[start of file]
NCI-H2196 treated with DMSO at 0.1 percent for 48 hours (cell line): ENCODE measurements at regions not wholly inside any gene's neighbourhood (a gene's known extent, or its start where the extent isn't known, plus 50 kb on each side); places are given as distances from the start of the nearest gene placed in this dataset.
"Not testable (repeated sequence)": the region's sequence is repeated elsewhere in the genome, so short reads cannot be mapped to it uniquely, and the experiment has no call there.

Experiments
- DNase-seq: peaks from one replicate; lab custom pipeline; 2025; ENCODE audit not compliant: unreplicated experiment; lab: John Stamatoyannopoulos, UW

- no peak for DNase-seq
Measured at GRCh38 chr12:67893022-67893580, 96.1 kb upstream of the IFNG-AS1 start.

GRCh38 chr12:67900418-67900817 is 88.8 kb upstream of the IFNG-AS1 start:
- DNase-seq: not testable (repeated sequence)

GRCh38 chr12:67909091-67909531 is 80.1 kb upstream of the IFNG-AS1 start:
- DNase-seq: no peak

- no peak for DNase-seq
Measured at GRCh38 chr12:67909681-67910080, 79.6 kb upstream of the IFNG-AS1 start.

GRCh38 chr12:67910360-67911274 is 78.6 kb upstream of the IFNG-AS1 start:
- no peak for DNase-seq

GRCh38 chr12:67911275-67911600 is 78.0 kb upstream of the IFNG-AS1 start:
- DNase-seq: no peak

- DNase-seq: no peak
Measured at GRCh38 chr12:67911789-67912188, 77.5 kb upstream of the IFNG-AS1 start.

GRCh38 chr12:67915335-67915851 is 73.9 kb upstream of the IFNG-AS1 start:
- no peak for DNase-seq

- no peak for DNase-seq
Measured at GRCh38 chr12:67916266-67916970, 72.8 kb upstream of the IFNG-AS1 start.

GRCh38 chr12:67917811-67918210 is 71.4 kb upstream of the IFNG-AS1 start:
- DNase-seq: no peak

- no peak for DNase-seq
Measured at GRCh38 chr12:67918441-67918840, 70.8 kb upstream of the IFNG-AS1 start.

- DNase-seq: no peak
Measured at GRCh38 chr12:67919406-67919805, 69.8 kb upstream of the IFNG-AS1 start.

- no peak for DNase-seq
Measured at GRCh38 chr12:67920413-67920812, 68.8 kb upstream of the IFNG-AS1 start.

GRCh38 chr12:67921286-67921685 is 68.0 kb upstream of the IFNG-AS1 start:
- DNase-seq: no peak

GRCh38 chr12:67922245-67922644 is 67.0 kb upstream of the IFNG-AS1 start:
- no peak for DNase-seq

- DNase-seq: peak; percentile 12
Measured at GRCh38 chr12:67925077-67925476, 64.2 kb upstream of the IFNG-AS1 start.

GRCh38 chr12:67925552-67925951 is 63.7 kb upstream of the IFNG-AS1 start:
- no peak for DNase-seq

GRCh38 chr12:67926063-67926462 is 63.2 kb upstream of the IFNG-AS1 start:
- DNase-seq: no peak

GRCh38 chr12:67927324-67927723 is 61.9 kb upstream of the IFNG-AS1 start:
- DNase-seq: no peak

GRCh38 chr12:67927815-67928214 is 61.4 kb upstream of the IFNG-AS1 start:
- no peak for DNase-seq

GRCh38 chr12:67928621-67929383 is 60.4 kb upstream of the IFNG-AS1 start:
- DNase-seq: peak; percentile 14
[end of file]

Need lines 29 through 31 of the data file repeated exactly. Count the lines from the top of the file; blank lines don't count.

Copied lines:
- no peak for DNase-seq
Measured at GRCh38 chr12:67920413-67920812, 68.8 kb upstream of the IFNG-AS1 start.

GRCh38 chr12:67921286-67921685 is 68.0 kb upstream of the IFNG-AS1 start: